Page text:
Date of Award

Spring 1-1-2011

Document Type

Dissertation

Degree Name

Doctor of Philosophy (PhD)

Department

Communication

First Advisor

Gerard Hauser

Second Advisor

John Ackerman

Third Advisor

Lisa Keränen

Abstract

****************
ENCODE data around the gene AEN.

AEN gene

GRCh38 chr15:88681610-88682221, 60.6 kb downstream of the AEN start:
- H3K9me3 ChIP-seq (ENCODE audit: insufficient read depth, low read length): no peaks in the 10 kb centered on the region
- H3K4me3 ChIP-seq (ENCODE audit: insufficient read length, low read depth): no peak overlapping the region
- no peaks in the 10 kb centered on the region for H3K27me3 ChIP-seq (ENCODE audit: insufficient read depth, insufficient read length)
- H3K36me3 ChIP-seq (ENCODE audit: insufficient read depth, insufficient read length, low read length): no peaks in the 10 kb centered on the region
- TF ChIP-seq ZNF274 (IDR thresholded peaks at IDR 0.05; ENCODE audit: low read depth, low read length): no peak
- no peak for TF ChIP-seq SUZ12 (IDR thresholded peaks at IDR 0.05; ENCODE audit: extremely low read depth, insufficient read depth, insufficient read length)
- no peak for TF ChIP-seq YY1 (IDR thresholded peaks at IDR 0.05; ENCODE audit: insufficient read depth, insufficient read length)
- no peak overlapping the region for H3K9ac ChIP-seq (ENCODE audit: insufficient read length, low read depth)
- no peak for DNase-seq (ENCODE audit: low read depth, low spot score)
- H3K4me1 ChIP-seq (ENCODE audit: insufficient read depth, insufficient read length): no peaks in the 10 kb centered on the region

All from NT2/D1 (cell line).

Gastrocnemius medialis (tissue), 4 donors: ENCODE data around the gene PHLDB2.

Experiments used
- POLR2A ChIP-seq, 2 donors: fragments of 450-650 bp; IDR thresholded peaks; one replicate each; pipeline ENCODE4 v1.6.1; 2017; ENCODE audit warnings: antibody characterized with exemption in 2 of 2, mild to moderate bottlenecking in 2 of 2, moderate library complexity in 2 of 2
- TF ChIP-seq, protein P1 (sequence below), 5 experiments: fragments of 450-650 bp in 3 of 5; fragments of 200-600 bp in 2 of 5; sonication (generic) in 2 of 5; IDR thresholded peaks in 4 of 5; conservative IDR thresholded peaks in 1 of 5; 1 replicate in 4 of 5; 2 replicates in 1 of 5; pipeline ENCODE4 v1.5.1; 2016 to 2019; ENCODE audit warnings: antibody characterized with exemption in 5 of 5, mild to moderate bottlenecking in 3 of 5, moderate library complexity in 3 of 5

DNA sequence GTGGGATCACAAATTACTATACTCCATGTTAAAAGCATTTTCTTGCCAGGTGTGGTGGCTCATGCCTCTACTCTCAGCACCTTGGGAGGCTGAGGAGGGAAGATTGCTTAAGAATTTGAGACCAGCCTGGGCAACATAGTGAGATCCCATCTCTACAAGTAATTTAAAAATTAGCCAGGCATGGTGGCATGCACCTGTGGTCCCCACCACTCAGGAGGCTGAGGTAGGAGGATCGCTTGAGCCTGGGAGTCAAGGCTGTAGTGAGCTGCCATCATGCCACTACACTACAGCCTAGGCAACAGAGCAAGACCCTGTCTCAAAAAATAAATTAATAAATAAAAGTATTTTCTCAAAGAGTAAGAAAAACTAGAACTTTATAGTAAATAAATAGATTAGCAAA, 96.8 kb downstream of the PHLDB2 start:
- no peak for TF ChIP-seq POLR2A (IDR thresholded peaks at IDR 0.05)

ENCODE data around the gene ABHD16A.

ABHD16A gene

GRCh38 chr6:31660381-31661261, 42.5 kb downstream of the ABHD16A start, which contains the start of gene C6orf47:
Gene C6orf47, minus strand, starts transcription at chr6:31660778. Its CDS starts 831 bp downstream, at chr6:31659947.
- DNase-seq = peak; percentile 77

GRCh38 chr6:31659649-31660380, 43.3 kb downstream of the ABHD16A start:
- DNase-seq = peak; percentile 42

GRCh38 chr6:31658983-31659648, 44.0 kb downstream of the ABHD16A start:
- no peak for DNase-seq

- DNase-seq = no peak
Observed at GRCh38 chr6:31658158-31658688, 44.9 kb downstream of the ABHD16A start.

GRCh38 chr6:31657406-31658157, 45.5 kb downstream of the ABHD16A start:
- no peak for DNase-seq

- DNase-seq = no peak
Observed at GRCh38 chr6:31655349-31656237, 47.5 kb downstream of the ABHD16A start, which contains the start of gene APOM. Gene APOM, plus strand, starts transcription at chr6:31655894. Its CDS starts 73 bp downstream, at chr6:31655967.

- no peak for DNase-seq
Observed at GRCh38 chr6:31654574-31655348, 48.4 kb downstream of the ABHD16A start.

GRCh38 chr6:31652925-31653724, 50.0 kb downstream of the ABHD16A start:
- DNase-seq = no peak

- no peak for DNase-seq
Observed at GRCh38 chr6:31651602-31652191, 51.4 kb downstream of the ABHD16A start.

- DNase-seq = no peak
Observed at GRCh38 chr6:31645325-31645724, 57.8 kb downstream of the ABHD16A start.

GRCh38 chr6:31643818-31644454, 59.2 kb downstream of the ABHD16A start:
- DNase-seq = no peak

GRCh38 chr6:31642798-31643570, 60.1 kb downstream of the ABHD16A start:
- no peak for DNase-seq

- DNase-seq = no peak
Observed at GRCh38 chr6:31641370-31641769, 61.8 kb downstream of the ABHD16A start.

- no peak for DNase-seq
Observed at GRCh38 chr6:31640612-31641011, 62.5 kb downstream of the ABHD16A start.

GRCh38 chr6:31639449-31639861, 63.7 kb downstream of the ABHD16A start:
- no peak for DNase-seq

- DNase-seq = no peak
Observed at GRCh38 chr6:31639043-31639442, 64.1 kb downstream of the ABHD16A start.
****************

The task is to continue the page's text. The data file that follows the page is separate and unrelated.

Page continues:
This is an exploratory study of a contemporary food controversy that also pilots an orientation to rhetorical criticism, which I call rhetorical geography. The contemporary agriculture system, which has reduced global hunger over the last half century, is also laden with problems that impact health, the environment, and rural communities. In 2008, people all over the world rioted in response to increased prices for storable commodities. Critical food scholars and rural activists suggest the riots are the result of a multitude of factors including land reform measures that have minimized subsistence farmland, the industrialization of agriculture, seed patents, subsidies for agriculture, unethical banking practices, and a neoliberal informed agriculture system. For global elites--politicians, policy makers, scientists, academics, corporate moguls from food transnationals--the riots present a moral problem that poses a threat to national security, called "food security." While elites propose market solutions based on the principles of economic liberalism, called neoliberalism, to alleviate food and agricultural problems, peasants and activists are calling for "food sovereignty" or the right to sustainably raise culturally appropriate food for local communities. My analysis of food security and food sovereignty is driven by an orientation to criticism that I call a rhetorical geography, which I outline in chapter 2. In chapter 3, I analyze the discourse of neoliberalism, which influences articulations of food security and sovereignty. The neoliberal promise is that the free market can correct food inequalities facing the global poor. This discourse influenced the proceedings of two Senate Foreign Relations Committee meetings, a Borlaug Dialogue, and an issue of Science magazine all of which were designed to influence food security policy. In chapter 5, I examine the essays and modes of resistance employed by proponents of food sovereignty who are fundamentally opposed to the discourse of neoliberalism and therefore food security. The debate between proponents of food sovereignty and food security not only reveals the contemporary status of food and agriculture, but the way rhetoric influences the nature of this problem and solutions. I argue that the discourse of neoliberalism influences counterfactual perceptions of the market, food, and agriculture.

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